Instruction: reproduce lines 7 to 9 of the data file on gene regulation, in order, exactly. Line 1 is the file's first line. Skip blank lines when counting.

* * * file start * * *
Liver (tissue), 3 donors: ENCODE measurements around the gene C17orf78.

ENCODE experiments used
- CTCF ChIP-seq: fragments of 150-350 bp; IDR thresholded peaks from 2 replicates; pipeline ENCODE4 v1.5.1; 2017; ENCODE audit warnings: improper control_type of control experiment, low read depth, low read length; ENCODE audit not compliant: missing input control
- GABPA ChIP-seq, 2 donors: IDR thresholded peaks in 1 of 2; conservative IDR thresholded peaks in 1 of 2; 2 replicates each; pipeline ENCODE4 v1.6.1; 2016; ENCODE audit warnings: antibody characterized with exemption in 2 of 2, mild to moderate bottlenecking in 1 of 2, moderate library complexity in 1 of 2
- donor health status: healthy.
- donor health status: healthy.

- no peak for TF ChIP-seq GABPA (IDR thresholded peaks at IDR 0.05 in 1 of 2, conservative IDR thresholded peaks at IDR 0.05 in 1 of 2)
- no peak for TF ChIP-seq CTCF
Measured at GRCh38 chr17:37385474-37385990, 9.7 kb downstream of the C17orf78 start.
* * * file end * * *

- no peak for TF ChIP-seq GABPA (IDR thresholded peaks at IDR 0.05 in 1 of 2, conservative IDR thresholded peaks at IDR 0.05 in 1 of 2)
- no peak for TF ChIP-seq CTCF
Measured at GRCh38 chr17:37385474-37385990, 9.7 kb downstream of the C17orf78 start.